?irT.Ji tn a? miluk if not quicker. Hmo than an? known treatment. My cure ls a permanent one, and ls not mere patchwork,and tho disease
will be eradicated from thc system forever, s?ml for ray freo booklet, "Thc Poison King."
r? i n j Women who suffer from theallmonts peculiar to their FOX aro cured by my gentle and,painless
IllCOSQPQ flt VwfliTSPn method nf treatment, which avoids all necessity for surgloa! operations. If you suffer from bearing-.
LP I OCiCVClOO Xl* II uiiivii down pains, backacho, Irregularities, louohorrheu, eic, write mc about your oase. I hove restored .
to health thousands nt sufierlria; women. Send for my freo booklet on Women's Discuses.
~_ . . ? _ My specialty also Includes nil other chronic diseases, such as Rheumatism, Catarrh, Diabetes, ?lrlght'o .
9 lirnri?P IJnSfirlSfiS n?scasc. Stomach. Liver and Kidney Diseases, Plies, Fistula, Rupture, Paralysis, Locomotor Ataxia, St.
UMBU a* iv? w?w?^>w vitus Dunce, etc.. and all who want skillful, expert treat men t should write me about their case. ? My oiKco -
is equipped with thc most approved X-llay and electrical apparatus, so that my patients get tho benefit of thc latest discoveries of scionco.
?j- _ i _ _ I invite everyone to consult me without charge, and will refund railroad fare one way to nil who tako
Hf??T?P I PP?? XSfilP?l L treatment. I f you cannot soc me in person write for symptom blanks and full information about my suc
BBUIIIU ? eessful plan of homo treatment by whluli I have cured patients in every State in thc Union and iu foreign
countries. Corresponde nee confidential. ^
SS Inman BiiHdimr. 221 S. Uroad Street. Atlanta. Ga.
Denillv IjfK'Kllil'U I'Mnsli.
At 2 o'clock Thursday afternoon
three persons were killed and more
Lhan a score injured by lightning at
New Hope Church, Appomatox Coun
ty, Va. Thc dead arc: Paul Gowen,
Charles Austin and Aubrey Wingfield;
while among the more seriously injur
ed are: Eugene Turner, Nathaniel
Morris, Tom Coleman and Napoleon
Patterson. A meeting of the James
River Baptist Association was in pro
gress, and a large uuinher of men
took refuge under an awning, near the
building, when the storm came on.
Lightning struck a tree in front of
the awning, causing the disaster, and
throwing thc great crowd on the
grounds Into a panic.
- A New lleiiictly.
At Pasadena, Cal., Miss Alice Dane
apparently a helpless cripple and de
prived of perfect speech for many
years, has suddenly had the use of her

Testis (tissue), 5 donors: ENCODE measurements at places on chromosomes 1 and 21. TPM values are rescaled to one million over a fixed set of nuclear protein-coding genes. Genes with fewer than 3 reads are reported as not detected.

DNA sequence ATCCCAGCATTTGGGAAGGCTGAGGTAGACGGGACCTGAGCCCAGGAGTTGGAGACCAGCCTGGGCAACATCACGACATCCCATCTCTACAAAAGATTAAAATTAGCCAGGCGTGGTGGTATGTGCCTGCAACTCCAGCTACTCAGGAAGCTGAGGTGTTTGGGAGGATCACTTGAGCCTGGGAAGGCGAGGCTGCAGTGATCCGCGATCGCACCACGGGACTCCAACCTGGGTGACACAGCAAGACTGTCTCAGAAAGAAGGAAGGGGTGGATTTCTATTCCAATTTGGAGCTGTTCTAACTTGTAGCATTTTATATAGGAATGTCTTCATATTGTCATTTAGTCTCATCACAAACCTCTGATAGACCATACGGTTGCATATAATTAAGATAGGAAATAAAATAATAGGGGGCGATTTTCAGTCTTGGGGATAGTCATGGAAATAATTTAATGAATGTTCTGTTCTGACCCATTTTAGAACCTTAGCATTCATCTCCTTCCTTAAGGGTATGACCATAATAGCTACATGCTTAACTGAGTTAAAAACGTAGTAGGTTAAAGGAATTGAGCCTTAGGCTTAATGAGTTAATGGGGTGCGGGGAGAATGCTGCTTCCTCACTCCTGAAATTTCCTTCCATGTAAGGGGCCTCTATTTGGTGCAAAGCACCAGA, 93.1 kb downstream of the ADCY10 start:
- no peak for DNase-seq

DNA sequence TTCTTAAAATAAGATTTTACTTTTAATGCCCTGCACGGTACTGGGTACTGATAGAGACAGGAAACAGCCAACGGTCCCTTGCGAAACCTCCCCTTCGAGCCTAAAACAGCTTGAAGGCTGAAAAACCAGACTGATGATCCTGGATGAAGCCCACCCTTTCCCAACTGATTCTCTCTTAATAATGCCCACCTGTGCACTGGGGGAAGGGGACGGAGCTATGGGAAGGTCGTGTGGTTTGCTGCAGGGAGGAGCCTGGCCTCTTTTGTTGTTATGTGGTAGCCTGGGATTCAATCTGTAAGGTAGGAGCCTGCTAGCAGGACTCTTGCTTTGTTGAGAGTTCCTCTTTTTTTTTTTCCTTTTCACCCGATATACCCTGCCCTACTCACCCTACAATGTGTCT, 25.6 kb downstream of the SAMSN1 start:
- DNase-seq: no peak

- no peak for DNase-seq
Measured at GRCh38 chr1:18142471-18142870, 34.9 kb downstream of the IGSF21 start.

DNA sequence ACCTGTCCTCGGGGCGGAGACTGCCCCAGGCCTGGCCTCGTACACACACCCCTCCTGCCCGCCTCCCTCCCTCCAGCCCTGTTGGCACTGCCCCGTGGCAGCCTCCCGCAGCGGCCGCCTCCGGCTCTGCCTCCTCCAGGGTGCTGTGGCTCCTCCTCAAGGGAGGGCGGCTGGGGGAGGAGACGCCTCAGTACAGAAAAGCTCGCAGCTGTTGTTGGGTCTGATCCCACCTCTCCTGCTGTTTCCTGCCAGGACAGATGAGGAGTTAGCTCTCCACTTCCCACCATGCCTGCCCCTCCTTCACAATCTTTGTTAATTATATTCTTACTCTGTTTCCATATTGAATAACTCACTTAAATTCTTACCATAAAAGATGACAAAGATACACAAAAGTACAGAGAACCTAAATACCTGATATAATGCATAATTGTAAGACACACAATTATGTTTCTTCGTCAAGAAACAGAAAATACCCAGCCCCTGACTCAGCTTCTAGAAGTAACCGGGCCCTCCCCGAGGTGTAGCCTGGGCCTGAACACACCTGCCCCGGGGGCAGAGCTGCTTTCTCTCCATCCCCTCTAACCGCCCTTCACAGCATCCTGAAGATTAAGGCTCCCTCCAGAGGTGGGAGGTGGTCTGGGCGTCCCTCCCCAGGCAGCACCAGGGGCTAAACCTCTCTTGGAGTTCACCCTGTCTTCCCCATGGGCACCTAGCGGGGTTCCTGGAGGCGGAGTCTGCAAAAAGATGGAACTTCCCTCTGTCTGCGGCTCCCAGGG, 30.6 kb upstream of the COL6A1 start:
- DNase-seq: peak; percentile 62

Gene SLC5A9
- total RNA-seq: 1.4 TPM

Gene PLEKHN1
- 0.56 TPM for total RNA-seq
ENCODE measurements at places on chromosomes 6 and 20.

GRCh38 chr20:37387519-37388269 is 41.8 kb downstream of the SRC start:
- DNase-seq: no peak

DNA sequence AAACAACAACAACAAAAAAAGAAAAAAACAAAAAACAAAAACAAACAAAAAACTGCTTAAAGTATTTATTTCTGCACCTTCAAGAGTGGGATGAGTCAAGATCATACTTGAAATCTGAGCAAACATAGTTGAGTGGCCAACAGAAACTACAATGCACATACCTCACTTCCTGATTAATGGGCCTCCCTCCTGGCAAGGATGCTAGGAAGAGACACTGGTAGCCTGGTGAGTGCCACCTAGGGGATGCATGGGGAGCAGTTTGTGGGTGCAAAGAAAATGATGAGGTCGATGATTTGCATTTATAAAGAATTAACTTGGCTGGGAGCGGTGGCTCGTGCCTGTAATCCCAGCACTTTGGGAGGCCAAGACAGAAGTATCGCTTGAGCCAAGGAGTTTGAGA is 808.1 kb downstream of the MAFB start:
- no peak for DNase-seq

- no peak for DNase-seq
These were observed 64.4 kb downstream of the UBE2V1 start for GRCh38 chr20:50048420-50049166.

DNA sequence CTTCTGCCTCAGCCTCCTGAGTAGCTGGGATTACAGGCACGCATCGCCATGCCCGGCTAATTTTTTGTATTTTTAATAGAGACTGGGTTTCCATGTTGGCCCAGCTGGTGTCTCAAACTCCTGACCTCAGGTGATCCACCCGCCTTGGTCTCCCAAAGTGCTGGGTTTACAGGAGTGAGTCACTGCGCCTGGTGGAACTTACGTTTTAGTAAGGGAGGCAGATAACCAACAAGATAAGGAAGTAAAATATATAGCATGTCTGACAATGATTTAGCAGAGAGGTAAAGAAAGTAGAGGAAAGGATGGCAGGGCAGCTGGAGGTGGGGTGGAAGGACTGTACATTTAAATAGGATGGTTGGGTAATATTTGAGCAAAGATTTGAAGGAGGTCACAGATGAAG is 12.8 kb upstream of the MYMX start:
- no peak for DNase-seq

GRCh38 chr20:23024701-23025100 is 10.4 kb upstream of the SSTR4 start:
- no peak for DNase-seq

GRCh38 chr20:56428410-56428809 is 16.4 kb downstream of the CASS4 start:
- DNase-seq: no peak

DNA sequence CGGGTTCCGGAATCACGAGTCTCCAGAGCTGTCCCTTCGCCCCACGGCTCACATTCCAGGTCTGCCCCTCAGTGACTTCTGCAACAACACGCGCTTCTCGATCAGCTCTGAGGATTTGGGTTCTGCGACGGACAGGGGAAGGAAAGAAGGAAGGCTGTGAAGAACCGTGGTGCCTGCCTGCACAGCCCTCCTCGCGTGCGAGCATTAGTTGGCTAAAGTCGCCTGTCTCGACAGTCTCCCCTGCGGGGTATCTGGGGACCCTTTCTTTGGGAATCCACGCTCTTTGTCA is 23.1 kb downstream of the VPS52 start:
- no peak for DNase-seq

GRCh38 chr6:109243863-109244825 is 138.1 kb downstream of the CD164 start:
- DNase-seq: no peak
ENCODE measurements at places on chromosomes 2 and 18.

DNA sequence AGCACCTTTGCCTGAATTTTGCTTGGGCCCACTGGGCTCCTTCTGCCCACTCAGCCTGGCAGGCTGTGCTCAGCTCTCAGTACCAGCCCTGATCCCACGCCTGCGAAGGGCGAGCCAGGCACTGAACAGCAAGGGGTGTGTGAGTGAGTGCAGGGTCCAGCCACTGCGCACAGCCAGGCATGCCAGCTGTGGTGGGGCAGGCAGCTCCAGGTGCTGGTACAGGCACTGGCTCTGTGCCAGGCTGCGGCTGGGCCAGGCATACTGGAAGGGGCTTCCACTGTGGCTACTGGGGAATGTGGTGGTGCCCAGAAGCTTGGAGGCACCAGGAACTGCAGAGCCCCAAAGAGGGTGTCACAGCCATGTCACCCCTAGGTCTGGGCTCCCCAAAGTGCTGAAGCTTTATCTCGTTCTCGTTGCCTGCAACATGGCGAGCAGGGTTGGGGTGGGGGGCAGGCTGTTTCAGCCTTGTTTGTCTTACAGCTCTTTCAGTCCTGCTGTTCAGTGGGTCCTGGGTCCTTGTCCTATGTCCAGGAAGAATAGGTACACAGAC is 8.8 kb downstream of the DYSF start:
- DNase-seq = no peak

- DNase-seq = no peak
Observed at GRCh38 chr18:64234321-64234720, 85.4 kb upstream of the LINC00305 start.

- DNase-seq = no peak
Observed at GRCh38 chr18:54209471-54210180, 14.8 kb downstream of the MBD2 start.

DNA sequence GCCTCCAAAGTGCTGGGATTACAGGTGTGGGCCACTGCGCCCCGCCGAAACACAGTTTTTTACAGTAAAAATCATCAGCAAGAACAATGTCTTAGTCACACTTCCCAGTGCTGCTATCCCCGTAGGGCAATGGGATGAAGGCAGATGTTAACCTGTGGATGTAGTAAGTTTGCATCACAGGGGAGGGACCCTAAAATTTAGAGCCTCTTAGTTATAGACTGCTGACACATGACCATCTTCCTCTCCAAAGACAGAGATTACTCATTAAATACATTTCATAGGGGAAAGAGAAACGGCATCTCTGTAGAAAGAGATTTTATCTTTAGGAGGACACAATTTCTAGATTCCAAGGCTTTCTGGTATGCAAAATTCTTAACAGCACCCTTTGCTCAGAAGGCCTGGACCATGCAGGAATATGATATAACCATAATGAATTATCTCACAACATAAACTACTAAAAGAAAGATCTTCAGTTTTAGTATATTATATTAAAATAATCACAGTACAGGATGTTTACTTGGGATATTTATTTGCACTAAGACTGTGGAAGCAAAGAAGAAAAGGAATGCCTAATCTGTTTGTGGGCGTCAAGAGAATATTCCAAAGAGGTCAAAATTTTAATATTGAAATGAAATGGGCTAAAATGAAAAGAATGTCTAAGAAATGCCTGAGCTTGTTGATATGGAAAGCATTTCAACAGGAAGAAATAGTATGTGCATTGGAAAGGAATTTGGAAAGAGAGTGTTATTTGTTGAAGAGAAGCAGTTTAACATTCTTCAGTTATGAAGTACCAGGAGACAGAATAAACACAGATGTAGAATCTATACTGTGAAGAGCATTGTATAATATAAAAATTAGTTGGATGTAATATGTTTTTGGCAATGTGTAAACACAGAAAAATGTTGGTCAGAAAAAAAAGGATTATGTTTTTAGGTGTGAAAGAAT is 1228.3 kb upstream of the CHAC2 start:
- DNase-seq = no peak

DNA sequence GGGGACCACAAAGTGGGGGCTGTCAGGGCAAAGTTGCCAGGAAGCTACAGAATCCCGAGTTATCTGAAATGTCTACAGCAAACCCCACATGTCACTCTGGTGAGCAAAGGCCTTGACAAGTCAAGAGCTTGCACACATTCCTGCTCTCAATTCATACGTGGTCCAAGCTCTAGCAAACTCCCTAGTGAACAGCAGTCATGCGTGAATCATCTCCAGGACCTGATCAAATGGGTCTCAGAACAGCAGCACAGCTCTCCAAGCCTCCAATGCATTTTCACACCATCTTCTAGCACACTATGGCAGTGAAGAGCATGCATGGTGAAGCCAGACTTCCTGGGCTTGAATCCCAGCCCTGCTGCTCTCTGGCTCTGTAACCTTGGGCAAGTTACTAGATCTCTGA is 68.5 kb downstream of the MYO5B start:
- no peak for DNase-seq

limbs arid vocal powers restored as the
result of an accident. Miss Dane had
suffered from spinal trouble and had
tu hobble about on crutches, and could
scarcely speak above a whisper
Wliilc ascending thc stairs at her home
she fell and the last step struck
against her chest. Immediately the
pains from whichsh? had sulfered for
many years left and being taken to a '
couch and lying there for a while she
got up and to the surprise of every one
walked about without thc aid of
crutches. Many physicians had treat,
ed tlic case unsuccessfully for years.
GREENVILLE FEMALE COLLEGE.
Greenvale, S. U.
--riff v; "T.-.T^J
College of highest grade. Degree
courses and specials. Vacuity of 18.
Greatly improved equipment. Pure
mountain water. Climate rarely
equalled. For catalogue and terms
write E. C. JAMES, LITT, p., Pres.
Wilson's Freckle Cure.
Guaranteed
to rem ove
Erce kies,
Sun Burns,
Tans, Motil
and Pimples
al so as a
t oilet cream
Money r e
turned if it
fails. Price
^20cTRHLL^'-WV^^^
5c postage.
Jf not sold by your druggist, write
I. R. WILSON & CO,
CliurlcHtoii, S. C.
Caesars* Head Hotel,
CAESAR'S HEAD, S. C.
.1,000 feet above the sea. Views int o
several States. Temperature from 50
to 75 degrees. Dry air, breezy nights.
Crystal spring water. Popular resort.
Home life for guests. Telephone and
daily mails. Resident physician. Ent
inan University Hotel. Hack linc
from Brevard, N. C., or Greenville, S.
C. Reasonable rates. Of MI from .lune
1st-, lo Oct. 1st. Eor oilier informa
tion write to .). E. G W INN, Mgr.
Caesar's Head, b. C.
"WolToi'cl college.
Henry N. Snyder Lift, D., M. A.,
President. Nine professors. Kour
courses leading to thc A. B. Degree.
Gymnasium under director. Athletics
Grounds. Course of lectures by thc
ablest men on the platform.' Next
Session begins Sept. 23, J SUKI.
J. A. GAMEW ELL, SEC'Y,
Spartanburg, S. C.
WE HAVE
tile most perfect sys
%sFr A*2SS? <st\ lem of borne treat
/t? k"^i& *\ wicht ever used. We
u3 fe^?S^ SH cure Un HON io DIS
EASES of both sexes.
We cansave you tillie
trouble and money.
?^^g^e^A Write for Literature
fJ^Crj^^^^^Rg^?CTE a 11 cl Sy T n p I om Blanks
blt. REYNOLDS & CO.
Ilox Z, Atlanta, On.
IB&R Sc MFG. GO.
INTERIOR FINISH, MOULD
J/VINTITY.
ia. ?. Ct.
Continues to malle Miraculous Cures
READ THIS LETTER i
A L Ll O GT A MIRACLE.
DILLON, 8. 0., Ana. 18th, 1001. ?
Ocr tinmen :-in September, 18W, I took rheumatism la a rery bad form.
?.:l * m?nth after th* disease started I had to vive up tay work and so-to
bed. It continued to grow wort? until my arma and hands were badly drawn,'
io tnnoh so that I could not -uae them. My lesa were drawn baok until my